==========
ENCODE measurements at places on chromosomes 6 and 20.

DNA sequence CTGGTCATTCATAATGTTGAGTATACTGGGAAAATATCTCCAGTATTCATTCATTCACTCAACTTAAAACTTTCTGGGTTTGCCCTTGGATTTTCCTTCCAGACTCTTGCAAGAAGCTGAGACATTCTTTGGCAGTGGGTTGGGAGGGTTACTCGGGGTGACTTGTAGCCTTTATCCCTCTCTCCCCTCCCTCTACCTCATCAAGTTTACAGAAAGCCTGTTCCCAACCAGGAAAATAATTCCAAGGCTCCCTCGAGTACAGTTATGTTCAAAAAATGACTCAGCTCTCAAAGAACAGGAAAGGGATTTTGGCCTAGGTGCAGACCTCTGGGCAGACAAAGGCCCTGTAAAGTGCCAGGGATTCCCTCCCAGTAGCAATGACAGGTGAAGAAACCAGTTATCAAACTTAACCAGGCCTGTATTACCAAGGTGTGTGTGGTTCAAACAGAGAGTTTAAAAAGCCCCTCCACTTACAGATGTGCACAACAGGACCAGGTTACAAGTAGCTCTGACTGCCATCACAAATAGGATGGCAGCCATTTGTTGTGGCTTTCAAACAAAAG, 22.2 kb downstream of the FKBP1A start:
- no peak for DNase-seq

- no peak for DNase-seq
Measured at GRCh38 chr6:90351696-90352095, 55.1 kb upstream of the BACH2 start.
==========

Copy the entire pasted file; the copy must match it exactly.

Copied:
ENCODE measurements at places on chromosomes 6 and 20.

DNA sequence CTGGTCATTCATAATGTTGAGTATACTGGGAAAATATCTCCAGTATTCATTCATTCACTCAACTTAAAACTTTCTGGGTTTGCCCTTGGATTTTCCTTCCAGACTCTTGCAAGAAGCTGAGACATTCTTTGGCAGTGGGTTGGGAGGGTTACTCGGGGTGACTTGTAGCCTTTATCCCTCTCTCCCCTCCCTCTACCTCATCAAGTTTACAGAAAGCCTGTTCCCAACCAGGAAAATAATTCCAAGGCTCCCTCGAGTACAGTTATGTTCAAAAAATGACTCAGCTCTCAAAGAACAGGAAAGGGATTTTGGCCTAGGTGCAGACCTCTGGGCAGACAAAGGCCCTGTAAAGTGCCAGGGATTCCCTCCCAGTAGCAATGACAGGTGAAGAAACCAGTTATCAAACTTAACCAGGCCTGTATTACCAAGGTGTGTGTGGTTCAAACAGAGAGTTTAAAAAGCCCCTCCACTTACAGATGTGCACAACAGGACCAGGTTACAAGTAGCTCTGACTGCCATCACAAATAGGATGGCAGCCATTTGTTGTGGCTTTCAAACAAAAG, 22.2 kb downstream of the FKBP1A start:
- no peak for DNase-seq

- no peak for DNase-seq
Measured at GRCh38 chr6:90351696-90352095, 55.1 kb upstream of the BACH2 start.